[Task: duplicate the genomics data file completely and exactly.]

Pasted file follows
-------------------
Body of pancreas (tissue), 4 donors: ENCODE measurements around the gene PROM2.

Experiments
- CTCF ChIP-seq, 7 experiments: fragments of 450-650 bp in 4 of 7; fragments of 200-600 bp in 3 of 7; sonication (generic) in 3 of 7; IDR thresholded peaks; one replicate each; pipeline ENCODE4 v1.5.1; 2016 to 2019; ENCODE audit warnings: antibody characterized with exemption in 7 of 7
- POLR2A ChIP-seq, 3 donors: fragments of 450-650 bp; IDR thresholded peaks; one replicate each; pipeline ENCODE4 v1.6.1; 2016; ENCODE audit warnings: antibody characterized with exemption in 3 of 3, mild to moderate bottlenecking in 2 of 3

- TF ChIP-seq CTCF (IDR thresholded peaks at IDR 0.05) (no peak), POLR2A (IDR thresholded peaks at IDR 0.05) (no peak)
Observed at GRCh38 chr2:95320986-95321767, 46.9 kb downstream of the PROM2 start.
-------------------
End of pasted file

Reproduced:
Body of pancreas (tissue), 4 donors: ENCODE measurements around the gene PROM2.

Experiments
- CTCF ChIP-seq, 7 experiments: fragments of 450-650 bp in 4 of 7; fragments of 200-600 bp in 3 of 7; sonication (generic) in 3 of 7; IDR thresholded peaks; one replicate each; pipeline ENCODE4 v1.5.1; 2016 to 2019; ENCODE audit warnings: antibody characterized with exemption in 7 of 7
- POLR2A ChIP-seq, 3 donors: fragments of 450-650 bp; IDR thresholded peaks; one replicate each; pipeline ENCODE4 v1.6.1; 2016; ENCODE audit warnings: antibody characterized with exemption in 3 of 3, mild to moderate bottlenecking in 2 of 3

- TF ChIP-seq CTCF (IDR thresholded peaks at IDR 0.05) (no peak), POLR2A (IDR thresholded peaks at IDR 0.05) (no peak)
Observed at GRCh38 chr2:95320986-95321767, 46.9 kb downstream of the PROM2 start.